The popularity of mindfulness practice in the West started with Jon Kabat-Zinn, and his development of the Stress Reduction and Relaxation Program at the University of Massachusetts Medical School in 1979.
He recruited chronically ill patients not responding well to traditional treatments to participate in his newly formed program, now known as Mindfulness-Based Stress Reduction (MBSR).
Since then, substantial research has demonstrated how mindfulness-based interventions improve mental and physical health. Different definitions of mindfulness have developed, depending on the dimension of the experience included.
Simply put, mindfulness can be defined as paying attention to what is happening in a present moment in a way that allows us to respond rather than react; paying attention in a heartful and accepting way.
Described within an educational context (Mindful Schools Curriculum), mindfulness addresses three attentional skills working together:
- Concentration: The ability to focus on what you want, when you want.
- Clarity: Increased awareness of internal sensory events (thoughts, emotions, sensations) and external behaviours.
- Equanimity: Non-reactivity. The ability to let sensory experience (thoughts, emotions, sensations) come and go without push or pull.
These skills are applied in the classroom to enhance positive mind states and overall well-being, and support students in meeting inner and outer challenging experiences.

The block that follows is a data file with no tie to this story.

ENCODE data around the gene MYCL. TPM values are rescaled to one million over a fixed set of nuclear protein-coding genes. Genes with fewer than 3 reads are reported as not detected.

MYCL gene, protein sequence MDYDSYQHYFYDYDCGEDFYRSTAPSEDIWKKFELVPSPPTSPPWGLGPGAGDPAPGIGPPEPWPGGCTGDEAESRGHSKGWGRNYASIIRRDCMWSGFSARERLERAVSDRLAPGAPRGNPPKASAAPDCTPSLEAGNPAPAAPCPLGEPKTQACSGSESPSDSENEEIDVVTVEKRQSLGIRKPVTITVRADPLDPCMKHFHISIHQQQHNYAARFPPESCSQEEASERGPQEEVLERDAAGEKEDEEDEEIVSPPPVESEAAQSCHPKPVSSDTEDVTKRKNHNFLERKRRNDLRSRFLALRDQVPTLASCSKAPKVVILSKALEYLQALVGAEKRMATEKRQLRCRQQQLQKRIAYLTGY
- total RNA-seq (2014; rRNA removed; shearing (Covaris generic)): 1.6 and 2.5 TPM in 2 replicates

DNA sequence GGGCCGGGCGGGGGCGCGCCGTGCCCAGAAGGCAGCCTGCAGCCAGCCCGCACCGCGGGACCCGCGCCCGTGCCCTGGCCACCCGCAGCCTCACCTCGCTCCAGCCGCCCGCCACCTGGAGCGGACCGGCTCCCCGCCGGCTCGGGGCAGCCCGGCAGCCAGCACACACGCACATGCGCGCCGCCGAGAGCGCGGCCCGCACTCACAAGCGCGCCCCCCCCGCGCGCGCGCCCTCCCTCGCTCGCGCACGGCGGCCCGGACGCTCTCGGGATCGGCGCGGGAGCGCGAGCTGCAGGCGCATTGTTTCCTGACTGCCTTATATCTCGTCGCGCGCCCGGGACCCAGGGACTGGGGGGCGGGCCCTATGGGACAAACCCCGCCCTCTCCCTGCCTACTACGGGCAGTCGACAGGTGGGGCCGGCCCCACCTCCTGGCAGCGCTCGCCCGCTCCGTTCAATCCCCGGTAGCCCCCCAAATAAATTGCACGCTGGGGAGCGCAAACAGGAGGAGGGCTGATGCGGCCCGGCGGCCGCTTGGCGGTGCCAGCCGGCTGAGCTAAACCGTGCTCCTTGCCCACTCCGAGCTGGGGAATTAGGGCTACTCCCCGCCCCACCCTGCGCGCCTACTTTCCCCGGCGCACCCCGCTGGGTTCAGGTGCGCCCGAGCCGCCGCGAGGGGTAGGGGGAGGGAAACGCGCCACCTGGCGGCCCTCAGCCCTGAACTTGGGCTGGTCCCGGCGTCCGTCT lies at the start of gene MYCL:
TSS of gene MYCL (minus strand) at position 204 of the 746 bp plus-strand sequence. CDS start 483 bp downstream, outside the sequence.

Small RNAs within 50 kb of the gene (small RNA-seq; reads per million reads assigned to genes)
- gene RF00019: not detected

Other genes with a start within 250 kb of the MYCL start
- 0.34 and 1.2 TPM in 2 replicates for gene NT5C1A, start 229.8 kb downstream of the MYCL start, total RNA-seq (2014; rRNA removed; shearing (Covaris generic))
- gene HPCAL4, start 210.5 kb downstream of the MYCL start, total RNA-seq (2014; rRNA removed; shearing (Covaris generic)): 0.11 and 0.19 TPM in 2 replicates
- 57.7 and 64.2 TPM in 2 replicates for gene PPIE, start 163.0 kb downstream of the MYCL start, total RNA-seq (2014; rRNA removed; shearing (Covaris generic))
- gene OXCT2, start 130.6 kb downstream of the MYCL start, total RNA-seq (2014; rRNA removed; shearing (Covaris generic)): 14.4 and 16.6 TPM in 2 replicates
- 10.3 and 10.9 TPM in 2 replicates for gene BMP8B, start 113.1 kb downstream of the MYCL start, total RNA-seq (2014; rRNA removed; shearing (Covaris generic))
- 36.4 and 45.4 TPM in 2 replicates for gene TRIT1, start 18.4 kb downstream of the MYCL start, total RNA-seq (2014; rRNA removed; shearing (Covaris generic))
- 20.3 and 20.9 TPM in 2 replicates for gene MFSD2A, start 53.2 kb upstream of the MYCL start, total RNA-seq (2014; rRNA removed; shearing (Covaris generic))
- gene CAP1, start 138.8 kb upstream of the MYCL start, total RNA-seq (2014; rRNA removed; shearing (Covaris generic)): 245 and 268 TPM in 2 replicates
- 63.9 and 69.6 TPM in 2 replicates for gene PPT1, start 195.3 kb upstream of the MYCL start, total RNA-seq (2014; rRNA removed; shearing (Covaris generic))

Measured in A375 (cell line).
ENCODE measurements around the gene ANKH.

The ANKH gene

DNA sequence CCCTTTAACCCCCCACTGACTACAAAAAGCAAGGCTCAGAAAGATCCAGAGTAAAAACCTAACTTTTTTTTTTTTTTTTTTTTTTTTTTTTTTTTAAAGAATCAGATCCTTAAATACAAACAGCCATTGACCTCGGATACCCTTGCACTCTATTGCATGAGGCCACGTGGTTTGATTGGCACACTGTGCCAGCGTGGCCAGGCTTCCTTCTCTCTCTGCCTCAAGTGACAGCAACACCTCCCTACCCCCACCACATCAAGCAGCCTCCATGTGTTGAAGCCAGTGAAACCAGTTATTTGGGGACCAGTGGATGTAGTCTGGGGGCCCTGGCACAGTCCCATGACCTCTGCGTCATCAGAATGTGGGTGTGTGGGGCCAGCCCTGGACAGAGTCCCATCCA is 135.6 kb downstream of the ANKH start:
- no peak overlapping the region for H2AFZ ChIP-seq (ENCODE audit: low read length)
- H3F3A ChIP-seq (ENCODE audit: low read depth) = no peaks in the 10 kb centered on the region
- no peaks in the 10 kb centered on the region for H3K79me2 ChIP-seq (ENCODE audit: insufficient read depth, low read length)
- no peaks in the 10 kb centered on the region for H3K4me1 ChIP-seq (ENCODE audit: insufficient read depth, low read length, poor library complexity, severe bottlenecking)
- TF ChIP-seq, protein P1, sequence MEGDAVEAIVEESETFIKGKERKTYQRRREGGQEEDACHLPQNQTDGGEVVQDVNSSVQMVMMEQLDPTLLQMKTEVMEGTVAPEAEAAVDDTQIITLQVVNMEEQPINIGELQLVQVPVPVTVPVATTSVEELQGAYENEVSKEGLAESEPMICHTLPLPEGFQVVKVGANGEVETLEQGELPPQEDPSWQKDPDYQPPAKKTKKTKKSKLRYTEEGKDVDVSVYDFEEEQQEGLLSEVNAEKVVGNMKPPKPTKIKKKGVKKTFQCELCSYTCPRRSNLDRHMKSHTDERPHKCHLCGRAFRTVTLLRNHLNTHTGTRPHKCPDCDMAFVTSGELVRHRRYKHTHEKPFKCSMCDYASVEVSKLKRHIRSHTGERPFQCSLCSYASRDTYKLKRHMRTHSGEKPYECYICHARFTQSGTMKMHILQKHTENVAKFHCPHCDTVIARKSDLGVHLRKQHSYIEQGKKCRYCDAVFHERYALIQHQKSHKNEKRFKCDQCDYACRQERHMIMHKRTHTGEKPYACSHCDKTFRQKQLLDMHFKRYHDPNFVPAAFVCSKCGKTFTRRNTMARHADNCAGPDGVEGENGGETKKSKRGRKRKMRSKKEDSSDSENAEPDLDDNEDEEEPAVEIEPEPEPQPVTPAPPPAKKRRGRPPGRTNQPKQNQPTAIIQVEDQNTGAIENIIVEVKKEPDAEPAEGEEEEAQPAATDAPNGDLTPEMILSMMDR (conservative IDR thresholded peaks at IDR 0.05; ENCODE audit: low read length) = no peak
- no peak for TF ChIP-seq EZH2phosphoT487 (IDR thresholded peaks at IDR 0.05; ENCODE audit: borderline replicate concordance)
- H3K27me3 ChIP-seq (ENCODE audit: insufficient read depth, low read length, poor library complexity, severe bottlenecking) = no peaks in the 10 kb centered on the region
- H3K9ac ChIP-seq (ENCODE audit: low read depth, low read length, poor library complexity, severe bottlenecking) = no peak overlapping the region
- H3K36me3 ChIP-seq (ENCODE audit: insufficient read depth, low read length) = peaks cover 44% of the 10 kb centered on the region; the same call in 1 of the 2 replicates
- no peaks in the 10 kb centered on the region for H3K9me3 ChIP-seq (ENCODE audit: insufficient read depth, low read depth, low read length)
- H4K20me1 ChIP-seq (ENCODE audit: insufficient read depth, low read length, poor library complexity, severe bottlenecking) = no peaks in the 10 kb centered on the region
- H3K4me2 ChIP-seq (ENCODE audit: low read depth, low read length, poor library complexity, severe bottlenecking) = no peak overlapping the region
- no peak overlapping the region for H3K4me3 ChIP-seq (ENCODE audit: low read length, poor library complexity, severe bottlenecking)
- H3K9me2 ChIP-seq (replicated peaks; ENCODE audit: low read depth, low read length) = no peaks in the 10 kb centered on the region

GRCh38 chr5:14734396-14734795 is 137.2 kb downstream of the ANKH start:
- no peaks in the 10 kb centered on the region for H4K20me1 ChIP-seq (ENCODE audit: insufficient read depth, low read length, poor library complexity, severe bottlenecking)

As Mindful Schools reports, a growing body of research in neuroscience has shown many benefits of mindfulness:
- Better focus and concentration
- Increased sense of calm
- Decreased stress and anxiety
- Enhanced health
- Improved impulse control
- Increased self-awareness
- Skilful responses to difficult emotions
- Increased empathy and understanding of others
- Development of natural conflict resolution skills
Here are comments on benefits of mindfulness by Laurie Grossman, cofounder of Mindful Schools and director of program development at Inner Explorer:
“After more than 40 years of experience, I believe mindfulness should be taught daily in every classroom, from preschool to grad school. When kids learn mindfulness, they learn to pay attention.
Also, practicing mindfulness promotes impulse control because we create space between how we feel and what we do about it. When we realize we are angry, instead of acting on that anger, we recognize it and create space to make wise choices. This is the basis for good classroom management.
The benefits of mindfulness-based stress reduction have been researched and proven for decades; teachers and students benefit equally from less stress in the classroom and in their lives. Finally, because mindfulness makes us aware of our own emotions and those of others, students and teachers become more empathetic.
This creates more kindness and compassion, resulting in stronger communities. Our hearts send many more messages to our brains than vice versa, and taking time to pause, makes it much easier to pay attention to our hearts.”